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Nevada Gaming Commission Lobbies Congress For Just $20 Million 'Til Friday

WASHINGTON, DC–Characterizing its financial woes as "nothing too serious, just the kind of setback everybody has now and then," the Nevada Gaming Commission lobbied Congress Tuesday for $20 million in federal subsidies that the group swears to pay back Friday.

Nevada Gaming Commission chairman Freddy Loquasto pleads his case to Congress.

Gaming commission chairman Freddy Loquasto, appearing somewhat agitated and sweaty, assured House Appropriations Committee members that his group "[has] got a line on some hot new 'Arabian Nights' dollar slots that turn an incredible profit. Only we have to buy them right now, and the till is empty. But the payouts on these babies are so stingy, we can pretty much pay back what you lend us immediately."

Added Loquasto, "Seriously, guys, we'll pay you right back. And I mean, like, double."

As a show of good faith, Loquasto offered Congress his wristwatch, which, though worth far less than the requested $20 million, is "a genuine Rolodex."

"This is a very fine, very expensive piece of jewelry," said Loquasto, holding up the watch to legislators. "I would not risk losing a one-of-a-kind item like this to welch on a loan. The only reason I'm using this watch as collateral is because I'm that sure I'll pay the loan back in full."

"Gentlemen, I don't want to waste your valuable time with a bunch of sob stories that would only bore you," Loquasto continued. "The point is, it is very urgent that we receive this money right away."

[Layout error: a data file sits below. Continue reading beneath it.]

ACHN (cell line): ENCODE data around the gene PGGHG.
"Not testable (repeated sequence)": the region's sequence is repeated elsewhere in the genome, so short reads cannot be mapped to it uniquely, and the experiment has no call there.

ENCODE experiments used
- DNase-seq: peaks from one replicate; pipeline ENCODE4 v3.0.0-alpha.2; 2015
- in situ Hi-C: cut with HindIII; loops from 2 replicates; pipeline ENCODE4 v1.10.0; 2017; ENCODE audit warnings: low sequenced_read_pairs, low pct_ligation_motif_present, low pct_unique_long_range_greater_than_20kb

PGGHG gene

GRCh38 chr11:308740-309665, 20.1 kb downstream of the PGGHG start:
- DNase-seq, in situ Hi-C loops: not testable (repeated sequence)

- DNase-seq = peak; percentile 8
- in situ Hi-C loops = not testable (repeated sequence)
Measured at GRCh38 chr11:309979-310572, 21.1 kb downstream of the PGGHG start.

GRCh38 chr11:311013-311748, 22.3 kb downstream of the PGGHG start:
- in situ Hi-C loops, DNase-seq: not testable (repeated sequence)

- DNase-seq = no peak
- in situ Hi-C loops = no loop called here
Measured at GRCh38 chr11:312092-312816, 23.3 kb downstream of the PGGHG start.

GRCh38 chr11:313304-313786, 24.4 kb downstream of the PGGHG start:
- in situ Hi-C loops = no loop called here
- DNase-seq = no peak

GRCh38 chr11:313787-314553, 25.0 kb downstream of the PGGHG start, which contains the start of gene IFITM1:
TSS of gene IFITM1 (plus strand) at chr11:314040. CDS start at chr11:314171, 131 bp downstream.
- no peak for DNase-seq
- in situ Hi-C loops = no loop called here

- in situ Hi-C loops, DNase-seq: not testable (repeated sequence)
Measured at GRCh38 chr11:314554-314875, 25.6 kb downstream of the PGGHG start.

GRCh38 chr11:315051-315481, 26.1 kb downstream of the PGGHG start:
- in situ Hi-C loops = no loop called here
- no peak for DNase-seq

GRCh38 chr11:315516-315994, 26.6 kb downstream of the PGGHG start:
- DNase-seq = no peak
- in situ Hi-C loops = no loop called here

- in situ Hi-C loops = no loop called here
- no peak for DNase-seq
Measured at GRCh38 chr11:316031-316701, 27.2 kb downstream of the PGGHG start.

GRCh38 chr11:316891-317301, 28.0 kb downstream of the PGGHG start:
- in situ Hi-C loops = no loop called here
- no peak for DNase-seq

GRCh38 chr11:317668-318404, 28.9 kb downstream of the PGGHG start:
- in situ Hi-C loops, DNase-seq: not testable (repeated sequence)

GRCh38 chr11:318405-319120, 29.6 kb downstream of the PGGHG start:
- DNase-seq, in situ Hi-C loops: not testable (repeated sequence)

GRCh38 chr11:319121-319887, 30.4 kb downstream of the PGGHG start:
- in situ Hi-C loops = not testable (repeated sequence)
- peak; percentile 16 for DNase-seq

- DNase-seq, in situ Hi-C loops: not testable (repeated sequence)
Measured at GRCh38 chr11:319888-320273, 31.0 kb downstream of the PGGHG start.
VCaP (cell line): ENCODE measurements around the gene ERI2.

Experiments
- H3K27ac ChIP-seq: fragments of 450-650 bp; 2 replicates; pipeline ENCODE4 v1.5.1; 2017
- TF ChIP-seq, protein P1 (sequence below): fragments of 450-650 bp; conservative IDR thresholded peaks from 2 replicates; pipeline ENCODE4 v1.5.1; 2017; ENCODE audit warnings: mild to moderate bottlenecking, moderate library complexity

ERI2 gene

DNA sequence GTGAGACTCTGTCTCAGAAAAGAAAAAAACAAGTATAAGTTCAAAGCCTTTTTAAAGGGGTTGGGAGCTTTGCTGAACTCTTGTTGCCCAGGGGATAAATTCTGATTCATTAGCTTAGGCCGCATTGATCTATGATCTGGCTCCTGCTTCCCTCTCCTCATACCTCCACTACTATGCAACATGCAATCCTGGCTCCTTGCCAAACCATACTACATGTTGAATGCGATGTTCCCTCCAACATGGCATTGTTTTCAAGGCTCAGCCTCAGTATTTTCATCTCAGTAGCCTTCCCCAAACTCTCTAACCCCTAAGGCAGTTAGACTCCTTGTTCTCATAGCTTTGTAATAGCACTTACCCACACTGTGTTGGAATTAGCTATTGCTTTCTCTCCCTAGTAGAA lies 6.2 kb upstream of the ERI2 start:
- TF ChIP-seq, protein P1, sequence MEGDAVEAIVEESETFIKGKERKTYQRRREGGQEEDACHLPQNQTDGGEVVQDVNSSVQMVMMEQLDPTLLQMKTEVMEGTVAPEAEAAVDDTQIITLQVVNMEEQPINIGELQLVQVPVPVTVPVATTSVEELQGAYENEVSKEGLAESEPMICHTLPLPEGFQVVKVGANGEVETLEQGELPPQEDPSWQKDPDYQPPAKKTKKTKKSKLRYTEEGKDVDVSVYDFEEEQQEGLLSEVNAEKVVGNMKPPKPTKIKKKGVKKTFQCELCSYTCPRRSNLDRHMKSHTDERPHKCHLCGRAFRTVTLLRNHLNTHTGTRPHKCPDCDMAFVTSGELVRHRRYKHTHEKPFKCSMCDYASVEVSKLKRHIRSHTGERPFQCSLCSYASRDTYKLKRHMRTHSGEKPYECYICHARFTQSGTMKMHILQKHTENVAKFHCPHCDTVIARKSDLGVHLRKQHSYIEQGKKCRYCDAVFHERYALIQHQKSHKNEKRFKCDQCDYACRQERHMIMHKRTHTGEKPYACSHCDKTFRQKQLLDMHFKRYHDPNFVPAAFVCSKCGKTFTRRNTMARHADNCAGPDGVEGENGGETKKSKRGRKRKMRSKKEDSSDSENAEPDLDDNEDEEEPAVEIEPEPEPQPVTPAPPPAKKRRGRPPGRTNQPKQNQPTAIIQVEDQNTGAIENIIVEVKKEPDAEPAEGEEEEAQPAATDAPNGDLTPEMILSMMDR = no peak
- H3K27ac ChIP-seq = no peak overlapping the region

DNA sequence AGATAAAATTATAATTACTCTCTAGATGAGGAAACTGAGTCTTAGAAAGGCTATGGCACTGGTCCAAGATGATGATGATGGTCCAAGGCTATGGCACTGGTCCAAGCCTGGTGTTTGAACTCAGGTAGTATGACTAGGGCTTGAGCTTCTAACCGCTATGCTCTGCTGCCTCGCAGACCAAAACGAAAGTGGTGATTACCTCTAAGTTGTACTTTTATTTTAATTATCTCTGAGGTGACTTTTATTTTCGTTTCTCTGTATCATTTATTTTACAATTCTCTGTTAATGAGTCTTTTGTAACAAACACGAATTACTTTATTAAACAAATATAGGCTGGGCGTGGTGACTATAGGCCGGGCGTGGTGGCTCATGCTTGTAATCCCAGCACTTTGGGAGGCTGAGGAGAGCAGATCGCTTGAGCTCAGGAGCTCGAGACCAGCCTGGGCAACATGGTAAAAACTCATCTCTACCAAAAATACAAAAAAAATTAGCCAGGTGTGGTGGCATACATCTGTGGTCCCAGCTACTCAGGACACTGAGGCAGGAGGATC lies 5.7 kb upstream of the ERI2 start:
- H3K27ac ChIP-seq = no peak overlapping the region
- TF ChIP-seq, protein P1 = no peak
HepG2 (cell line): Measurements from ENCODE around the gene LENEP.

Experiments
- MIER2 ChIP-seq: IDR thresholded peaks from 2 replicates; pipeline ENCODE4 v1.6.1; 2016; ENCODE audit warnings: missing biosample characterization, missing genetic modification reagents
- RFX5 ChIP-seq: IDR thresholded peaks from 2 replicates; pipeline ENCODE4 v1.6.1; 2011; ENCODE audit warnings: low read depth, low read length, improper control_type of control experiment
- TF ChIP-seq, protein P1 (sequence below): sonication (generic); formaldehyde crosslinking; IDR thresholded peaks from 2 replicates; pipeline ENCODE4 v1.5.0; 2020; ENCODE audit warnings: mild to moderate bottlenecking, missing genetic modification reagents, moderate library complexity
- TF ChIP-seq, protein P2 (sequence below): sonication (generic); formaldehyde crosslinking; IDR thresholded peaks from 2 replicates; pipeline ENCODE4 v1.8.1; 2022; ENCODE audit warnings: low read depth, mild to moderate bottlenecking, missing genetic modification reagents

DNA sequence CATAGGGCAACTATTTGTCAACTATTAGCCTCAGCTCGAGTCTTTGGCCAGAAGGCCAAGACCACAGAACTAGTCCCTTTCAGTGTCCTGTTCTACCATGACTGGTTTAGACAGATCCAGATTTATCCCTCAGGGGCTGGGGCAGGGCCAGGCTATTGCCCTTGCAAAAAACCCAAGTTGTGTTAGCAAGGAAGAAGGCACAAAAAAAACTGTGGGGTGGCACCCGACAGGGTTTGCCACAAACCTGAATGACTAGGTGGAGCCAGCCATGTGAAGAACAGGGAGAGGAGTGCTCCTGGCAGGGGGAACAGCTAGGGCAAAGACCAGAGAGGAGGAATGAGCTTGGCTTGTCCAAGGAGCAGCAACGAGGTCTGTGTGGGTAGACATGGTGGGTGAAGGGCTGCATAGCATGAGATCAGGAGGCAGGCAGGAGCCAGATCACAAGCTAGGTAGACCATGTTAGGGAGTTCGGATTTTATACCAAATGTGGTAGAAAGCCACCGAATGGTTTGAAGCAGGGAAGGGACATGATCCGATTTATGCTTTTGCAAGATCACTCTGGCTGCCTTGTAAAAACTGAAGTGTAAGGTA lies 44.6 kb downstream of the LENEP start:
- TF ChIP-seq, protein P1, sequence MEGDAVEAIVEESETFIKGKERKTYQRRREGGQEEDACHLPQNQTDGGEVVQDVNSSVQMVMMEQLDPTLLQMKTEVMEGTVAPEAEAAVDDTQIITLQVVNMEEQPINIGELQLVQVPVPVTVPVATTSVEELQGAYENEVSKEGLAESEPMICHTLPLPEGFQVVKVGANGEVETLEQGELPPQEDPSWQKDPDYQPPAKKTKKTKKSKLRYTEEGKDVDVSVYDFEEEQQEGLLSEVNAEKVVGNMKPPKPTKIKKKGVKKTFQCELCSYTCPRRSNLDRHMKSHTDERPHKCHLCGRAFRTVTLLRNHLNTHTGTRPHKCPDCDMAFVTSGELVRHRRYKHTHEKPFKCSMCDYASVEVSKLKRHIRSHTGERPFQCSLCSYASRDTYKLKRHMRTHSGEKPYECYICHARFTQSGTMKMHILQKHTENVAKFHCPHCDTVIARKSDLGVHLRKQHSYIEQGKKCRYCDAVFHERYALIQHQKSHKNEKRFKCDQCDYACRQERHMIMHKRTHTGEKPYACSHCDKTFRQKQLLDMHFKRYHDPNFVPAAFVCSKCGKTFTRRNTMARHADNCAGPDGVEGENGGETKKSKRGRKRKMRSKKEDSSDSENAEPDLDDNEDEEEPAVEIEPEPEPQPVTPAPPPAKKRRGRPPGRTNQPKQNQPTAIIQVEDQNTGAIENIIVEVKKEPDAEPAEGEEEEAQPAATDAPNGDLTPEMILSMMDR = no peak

House Appropriations Committee chairman C.W. Bill Young (R-FL) is skeptical about Loquasto's trustworthiness. "I like the Nevada Gaming Commission, and, of course, I feel for them at this difficult time," Young said. "But I wonder if another subsidy is going to help them learn at all. I mean, the last time we allocated funding to them, they turned right around and spent it all on liquor licenses."

A Nevada Gaming Commission official is forced to pawn a Harrah's slot machine after a wild, three-day budget-allocating binge.

Fellow committee member Frank Wolf (R-VA) expressed similar reservations. "The Nevada Gaming Commission has a history of poor money management," he said. "In 1998, it burned through its entire annual budget in a single weekend. To make matters worse, it had trouble explaining exactly what the money was spent on, giving evasive answers like, 'We bought a bunch of baccarat tables and some other stuff.'"

Wolf also cited a May incident in which the commission, temporarily placed in charge of $4.3 million earmarked for Nevada's school-lunch program, immediately squandered the funds on shuttlebuses for the new Aladdin Resort & Casino. When asked about it, Loquasto insisted that he "had a hunch" about the investment.

"It's always the same thing with those guys," Wolf said. "Every time they get a little money in their pockets, they blow it trying to make more."

Former commission member Don Friesz tells of an addiction bordering on illness. "The Nevada Gaming Commission is only happy when it's investing funds in the expansion and promotion of the gambling industry," said Friesz, now president of the Carson City Chamber of Commerce. "It used to be perfectly content just regulating the gaming industry–issuing permits, regulating casinos, mediating labor disputes–but before long, it wasn't a big enough thrill for them. They had to start putting their own money on the line."

Despite such criticism, Loquasto insisted to legislators that the Nevada Gaming Commission has never allocated funds inappropriately.

"Contrary to what some people would have you believe, we only spend our money on things that are necessary to the overall health and success of Nevada's gaming industry," Loquasto said. "So, come on, House Appropriations Committee, help us out here: Baby needs a new pair of giant golden sphinxes."

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